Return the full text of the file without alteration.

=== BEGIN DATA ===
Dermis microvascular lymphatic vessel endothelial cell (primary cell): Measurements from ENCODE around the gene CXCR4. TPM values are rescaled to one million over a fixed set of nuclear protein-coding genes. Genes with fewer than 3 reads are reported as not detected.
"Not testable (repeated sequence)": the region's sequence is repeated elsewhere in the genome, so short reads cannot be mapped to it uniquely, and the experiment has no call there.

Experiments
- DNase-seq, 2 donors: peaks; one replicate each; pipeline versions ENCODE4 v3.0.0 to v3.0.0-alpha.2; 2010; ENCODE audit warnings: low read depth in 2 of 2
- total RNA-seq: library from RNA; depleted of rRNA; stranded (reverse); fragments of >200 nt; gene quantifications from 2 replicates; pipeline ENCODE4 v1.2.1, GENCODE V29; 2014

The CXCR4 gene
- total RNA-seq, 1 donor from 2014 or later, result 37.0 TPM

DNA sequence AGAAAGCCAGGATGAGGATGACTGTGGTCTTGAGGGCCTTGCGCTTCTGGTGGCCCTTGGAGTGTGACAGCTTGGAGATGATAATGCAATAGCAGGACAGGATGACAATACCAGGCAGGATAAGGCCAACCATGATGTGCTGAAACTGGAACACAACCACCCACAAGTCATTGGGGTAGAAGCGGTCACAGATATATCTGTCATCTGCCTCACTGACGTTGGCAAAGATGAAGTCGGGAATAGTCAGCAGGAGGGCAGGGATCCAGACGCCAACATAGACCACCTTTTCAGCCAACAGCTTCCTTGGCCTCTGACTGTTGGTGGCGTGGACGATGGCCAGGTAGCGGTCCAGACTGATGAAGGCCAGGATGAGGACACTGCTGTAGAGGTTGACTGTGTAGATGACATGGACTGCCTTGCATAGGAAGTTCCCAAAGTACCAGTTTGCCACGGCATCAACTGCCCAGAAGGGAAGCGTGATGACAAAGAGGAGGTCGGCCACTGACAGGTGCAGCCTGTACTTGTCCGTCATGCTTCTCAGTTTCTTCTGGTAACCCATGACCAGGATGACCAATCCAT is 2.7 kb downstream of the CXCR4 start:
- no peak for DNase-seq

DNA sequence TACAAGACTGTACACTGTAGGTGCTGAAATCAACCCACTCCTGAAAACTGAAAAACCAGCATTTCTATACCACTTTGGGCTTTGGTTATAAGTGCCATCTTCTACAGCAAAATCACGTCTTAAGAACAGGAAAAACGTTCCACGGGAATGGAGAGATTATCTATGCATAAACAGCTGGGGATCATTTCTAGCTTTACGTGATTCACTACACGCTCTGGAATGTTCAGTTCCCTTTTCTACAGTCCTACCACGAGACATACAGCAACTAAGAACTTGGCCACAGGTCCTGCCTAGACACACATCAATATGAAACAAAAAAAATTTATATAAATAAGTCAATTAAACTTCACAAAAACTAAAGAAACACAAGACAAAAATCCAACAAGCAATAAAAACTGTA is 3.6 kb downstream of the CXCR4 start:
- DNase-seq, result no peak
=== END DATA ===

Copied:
Dermis microvascular lymphatic vessel endothelial cell (primary cell): Measurements from ENCODE around the gene CXCR4. TPM values are rescaled to one million over a fixed set of nuclear protein-coding genes. Genes with fewer than 3 reads are reported as not detected.
"Not testable (repeated sequence)": the region's sequence is repeated elsewhere in the genome, so short reads cannot be mapped to it uniquely, and the experiment has no call there.

Experiments
- DNase-seq, 2 donors: peaks; one replicate each; pipeline versions ENCODE4 v3.0.0 to v3.0.0-alpha.2; 2010; ENCODE audit warnings: low read depth in 2 of 2
- total RNA-seq: library from RNA; depleted of rRNA; stranded (reverse); fragments of >200 nt; gene quantifications from 2 replicates; pipeline ENCODE4 v1.2.1, GENCODE V29; 2014

The CXCR4 gene
- total RNA-seq, 1 donor from 2014 or later, result 37.0 TPM

DNA sequence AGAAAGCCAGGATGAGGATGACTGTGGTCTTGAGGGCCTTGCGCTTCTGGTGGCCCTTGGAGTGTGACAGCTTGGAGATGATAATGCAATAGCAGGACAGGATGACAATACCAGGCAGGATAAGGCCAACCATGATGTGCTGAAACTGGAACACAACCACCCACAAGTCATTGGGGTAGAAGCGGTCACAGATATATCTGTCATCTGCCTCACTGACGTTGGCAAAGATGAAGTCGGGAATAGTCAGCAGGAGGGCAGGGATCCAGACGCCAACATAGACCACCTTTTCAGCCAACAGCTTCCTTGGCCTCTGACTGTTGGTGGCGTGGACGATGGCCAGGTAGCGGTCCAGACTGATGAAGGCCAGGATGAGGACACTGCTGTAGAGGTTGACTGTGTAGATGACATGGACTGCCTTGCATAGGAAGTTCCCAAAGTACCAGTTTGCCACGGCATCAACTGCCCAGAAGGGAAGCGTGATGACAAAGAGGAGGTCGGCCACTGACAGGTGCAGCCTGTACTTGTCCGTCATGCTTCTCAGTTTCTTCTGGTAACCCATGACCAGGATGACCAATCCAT is 2.7 kb downstream of the CXCR4 start:
- no peak for DNase-seq

DNA sequence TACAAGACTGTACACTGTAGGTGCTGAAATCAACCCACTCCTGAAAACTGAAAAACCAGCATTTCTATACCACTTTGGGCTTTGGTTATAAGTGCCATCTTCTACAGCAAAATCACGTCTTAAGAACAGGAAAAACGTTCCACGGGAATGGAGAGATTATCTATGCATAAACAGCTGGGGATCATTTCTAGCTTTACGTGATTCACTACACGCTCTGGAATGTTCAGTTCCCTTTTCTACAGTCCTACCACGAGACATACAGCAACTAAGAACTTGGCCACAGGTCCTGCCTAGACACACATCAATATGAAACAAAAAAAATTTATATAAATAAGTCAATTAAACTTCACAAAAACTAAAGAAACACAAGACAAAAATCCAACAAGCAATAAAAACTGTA is 3.6 kb downstream of the CXCR4 start:
- DNase-seq, result no peak